Christina Sporrong’s site blurb says she’s a “welder, blacksmith, educator, aerialist, illustrator, performer, mayhem creator. . .”
All of this is true, but Christina also happens to be an extremely gifted artist working on a large scale with metal, building huge kinetic sculptures that are informed by her student years at Parsons when she discovered the Rivington Group on the Lower East Side.
No doubt the views from Taos Mesa, where she lives with her partner Christian Ristow and their son Kodiak, her travels abroad (born in Sweden, she grew up all over the world but Taos has been her home since the mid 90’s) and her forays into Circus and Burning Man Culture, have all played a role in the evolution of these extraordinary creations fired in her forge.
A Burning Man Grant allowed her to construct her Heron (on the cover of taoStyle’s Taos Mesa Brewing post) which has enabled her to combine her love of performance, especially aerial dance, fire and circus with sculpture in order to create a much larger experience.”I dream big,” she says, ” when I conceived the Herons – there are supposed to be three, I saw them in Athens in front of the Acropolis with performance artists and music – I like to tap into these different mediums because they are relevant.”
“It’s also about the sound, the visuals, the size and the element of danger,” she continues, “I want it to be an experience so that it’s not just Fine Art in a Museum.”
“I love performance,” she tells me. “I see my work intrinsically linked to that.”
These are more than mere performance pieces. Her Caged Pulse Jets (shown here at Glastonbury) was conceived as a sound sculpture to create a cacophony of industrial noise. A combination of spinning jet engines, fire and sound, it’s an interactive piece where the viewers participate by playing it as an instrument. Heron was specifically designed to use with the Wise Fool Circus performers from Penasco and a few other aerial and fire dancers Christina works with on a regular basis.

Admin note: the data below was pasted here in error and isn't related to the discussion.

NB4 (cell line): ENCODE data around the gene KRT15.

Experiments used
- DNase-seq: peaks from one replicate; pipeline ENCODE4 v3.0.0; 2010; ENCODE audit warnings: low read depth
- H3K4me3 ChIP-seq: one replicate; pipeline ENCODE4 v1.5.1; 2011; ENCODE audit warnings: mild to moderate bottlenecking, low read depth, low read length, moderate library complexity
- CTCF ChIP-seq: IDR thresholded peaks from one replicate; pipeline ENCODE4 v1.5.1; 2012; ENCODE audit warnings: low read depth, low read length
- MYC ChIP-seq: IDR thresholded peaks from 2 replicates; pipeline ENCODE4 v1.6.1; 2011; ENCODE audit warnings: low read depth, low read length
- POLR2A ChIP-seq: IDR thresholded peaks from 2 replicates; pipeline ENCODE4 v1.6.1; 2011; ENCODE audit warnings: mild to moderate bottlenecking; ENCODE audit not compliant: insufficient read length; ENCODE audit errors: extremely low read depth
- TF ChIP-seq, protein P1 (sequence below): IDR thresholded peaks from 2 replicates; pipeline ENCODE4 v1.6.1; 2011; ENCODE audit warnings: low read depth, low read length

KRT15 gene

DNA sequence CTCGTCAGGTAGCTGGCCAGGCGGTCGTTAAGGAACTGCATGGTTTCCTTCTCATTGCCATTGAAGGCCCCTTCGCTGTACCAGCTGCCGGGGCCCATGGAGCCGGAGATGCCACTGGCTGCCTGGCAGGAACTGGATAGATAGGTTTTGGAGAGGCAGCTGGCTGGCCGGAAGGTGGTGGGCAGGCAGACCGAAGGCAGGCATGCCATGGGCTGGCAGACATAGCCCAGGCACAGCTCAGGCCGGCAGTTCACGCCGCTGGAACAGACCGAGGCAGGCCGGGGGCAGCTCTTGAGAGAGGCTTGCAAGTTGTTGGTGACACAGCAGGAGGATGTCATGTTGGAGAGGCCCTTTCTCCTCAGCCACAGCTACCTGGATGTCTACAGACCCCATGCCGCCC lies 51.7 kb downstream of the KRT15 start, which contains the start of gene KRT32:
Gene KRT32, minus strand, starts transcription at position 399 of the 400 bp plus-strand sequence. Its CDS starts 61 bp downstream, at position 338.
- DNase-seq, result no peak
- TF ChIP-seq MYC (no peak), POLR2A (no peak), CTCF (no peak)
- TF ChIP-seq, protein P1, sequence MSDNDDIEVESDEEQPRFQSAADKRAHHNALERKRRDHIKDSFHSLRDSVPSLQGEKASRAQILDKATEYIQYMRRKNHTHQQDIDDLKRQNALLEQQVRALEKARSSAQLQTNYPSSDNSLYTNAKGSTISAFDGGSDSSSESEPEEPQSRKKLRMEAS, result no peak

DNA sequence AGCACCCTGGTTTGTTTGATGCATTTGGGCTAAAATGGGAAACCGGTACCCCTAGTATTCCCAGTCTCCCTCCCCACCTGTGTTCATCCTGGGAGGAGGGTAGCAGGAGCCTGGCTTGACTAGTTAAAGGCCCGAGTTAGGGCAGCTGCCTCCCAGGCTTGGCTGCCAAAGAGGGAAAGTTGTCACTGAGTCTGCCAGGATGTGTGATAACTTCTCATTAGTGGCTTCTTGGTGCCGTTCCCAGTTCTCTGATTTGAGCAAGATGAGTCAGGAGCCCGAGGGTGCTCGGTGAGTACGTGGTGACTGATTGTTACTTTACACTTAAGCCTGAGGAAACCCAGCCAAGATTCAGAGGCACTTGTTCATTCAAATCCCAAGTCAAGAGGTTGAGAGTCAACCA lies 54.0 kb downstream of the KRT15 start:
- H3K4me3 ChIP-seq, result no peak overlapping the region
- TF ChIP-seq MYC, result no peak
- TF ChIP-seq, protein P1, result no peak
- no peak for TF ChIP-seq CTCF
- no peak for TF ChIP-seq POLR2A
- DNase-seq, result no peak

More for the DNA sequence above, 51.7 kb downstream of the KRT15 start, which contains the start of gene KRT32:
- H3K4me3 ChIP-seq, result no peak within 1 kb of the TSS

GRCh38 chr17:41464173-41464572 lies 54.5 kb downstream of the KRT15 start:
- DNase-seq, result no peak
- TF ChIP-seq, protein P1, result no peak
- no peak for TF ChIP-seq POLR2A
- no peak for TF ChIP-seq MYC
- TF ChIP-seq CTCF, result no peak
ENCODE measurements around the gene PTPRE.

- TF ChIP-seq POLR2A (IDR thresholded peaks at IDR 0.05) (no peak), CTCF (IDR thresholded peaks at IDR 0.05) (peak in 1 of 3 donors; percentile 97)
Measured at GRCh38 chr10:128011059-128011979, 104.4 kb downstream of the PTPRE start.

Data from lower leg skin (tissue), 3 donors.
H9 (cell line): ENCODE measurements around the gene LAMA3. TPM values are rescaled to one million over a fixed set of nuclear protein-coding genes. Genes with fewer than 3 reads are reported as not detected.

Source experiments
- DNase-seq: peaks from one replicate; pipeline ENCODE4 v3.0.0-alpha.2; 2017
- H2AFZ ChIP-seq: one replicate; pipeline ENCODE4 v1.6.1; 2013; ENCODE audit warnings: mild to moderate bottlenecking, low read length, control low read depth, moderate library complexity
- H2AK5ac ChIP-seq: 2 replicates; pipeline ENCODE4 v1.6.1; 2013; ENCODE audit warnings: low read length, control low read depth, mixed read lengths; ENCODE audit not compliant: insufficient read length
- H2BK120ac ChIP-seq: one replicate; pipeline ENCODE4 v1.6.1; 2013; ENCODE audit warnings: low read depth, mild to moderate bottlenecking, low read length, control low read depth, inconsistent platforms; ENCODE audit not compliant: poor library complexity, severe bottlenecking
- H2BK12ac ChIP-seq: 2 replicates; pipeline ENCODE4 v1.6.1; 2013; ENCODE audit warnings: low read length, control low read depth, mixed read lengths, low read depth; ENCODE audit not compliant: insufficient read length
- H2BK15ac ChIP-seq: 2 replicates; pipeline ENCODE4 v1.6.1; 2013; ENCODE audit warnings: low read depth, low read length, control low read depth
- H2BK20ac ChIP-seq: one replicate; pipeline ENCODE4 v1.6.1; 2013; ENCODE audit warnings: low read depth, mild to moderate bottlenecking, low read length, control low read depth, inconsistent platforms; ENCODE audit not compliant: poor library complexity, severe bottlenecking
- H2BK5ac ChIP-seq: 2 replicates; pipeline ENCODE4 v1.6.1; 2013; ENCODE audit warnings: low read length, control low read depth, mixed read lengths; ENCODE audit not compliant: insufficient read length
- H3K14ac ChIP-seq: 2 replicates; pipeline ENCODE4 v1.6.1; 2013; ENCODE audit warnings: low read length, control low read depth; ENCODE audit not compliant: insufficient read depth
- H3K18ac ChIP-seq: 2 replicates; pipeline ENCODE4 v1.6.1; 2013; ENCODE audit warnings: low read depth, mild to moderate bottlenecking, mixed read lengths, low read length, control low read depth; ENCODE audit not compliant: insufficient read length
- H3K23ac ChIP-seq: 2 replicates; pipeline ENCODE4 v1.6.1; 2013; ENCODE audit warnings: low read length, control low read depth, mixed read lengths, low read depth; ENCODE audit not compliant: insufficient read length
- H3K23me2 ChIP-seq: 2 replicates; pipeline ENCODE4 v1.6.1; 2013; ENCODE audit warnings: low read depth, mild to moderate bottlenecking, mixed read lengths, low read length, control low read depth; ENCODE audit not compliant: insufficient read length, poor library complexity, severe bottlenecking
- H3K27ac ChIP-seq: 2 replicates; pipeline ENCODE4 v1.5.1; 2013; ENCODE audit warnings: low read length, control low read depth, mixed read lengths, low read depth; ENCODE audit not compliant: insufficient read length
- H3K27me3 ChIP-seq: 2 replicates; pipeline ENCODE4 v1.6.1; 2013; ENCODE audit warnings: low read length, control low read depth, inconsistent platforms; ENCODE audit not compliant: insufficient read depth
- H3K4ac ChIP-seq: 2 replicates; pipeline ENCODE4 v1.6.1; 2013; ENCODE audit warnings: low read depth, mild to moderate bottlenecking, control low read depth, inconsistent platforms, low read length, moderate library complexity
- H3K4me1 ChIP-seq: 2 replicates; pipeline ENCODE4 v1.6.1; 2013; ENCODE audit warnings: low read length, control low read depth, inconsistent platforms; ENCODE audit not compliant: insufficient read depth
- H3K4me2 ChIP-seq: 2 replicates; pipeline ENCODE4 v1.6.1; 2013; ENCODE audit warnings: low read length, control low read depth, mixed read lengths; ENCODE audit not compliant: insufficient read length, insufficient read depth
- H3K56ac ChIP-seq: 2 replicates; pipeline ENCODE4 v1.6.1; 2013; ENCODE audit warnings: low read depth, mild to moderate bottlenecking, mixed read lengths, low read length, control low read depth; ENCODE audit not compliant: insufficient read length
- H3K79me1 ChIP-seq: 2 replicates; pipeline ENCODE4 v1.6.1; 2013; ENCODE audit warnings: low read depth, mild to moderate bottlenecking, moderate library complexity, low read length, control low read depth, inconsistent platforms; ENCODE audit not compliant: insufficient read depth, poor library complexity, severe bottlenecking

For seventeen years Christina taught Metal Work Workshops to women. She says she felt it was a way to empower them, by giving them skills that were traditionally man’s work. Women would come to Taos from all over. All the while she was seeking ways to manifest her vision and around the time she started going to Burning Man in the late 90’s, the pieces started coming together.
This woman is a serious force, and her work, though now mostly being shown at Festivals including Glastonbury, the VOODOO Festival in New Orleans along with Burning Man who continue to fund her projects, will stand the test of time.
For the moment her sculptures are on the Mesa, and she’s in her shop working on the next big thing.
For much more on Christina, please visit her link below.
Photographs by Karen Keuhn, Sadaf Rassoul Cameron and Anne Staveley except for Jets at Glastonbury.